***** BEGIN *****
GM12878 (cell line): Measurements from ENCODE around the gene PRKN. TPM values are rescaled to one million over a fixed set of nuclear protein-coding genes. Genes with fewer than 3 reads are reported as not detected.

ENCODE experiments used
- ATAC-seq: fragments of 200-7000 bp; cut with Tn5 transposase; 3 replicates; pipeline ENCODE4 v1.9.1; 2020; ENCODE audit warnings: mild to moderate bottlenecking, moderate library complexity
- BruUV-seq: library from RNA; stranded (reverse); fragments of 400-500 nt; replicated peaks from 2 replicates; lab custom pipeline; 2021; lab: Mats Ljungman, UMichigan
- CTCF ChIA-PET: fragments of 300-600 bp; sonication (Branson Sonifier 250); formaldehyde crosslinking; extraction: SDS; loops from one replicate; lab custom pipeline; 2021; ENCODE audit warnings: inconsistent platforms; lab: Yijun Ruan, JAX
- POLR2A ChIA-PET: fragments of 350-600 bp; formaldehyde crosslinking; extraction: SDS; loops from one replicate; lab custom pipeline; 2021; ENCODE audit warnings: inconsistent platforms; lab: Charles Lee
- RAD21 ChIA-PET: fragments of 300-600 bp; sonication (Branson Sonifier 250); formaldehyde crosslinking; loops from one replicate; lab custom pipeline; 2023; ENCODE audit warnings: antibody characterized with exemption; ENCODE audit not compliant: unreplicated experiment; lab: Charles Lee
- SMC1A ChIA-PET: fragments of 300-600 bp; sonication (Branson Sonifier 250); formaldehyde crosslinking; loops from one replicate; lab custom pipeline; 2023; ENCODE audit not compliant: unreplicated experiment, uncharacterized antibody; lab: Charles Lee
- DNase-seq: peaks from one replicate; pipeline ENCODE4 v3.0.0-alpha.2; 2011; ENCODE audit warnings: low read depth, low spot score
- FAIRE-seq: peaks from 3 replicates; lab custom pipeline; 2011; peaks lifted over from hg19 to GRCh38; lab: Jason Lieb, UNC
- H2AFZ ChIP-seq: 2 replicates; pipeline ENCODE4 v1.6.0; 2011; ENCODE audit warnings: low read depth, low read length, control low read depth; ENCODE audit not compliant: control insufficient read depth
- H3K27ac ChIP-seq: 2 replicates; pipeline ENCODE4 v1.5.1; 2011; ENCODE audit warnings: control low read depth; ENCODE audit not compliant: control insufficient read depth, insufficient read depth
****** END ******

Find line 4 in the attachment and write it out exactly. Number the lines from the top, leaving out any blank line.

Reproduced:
- BruUV-seq: library from RNA; stranded (reverse); fragments of 400-500 nt; replicated peaks from 2 replicates; lab custom pipeline; 2021; lab: Mats Ljungman, UMichigan